The Information and Broadcasting ministry in an advisory issued to all television channels on Monday said advertising for condoms will not be allowed between 6 am and 10 pm. The announcement has raised a concern in several health circles particularly organisations working on HIV-AIDS control programme.Speaking about the issue, Dr V Sam Prasad, country program director of AIDS Healthcare Foundation, said, “The ban will create a negative impact on society. After banning the ads, teenagers will actively use social media to look for information. If the right message is not conveyed to children, it will be a big problem for them. It should actually be a dinner-table topic to discuss with the family members.”The data revealed by Mumbai District AIDS Control Society (MDACS) states that HIV infection among youth aged 15 to 29 years is about 31 per cent of the total infections.Dr Shrikala Acharya, spokesperson and additional project director of MDACS, said, “It won’t have any negative impact since people are aware of the fact that condoms are used to have protected sex. The younger generation is active on social media sites like YouTube, WhatsApp where they can easily access data and videos. Banning it on TV will not have any negative impact on the AIDS control programme organised by the government.”Ashok Row Kavi, Chairperson, The Humsafar Trust, said, “This is a regressive decision.”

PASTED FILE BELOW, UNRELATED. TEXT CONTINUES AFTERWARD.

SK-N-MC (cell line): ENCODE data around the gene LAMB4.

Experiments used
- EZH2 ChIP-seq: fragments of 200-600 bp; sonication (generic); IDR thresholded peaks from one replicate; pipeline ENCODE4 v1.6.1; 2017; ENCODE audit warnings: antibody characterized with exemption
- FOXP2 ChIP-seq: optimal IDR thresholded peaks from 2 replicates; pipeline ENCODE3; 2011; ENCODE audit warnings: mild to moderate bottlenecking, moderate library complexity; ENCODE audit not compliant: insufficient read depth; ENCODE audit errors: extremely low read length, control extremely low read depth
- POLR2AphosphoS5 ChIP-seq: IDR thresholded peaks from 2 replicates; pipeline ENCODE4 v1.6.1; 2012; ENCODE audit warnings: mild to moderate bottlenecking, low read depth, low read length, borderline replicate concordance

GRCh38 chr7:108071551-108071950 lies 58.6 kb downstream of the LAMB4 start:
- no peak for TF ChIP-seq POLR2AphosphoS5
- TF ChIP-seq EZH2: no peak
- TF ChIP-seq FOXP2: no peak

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Banning condom ads is not a solution, say AIDS activists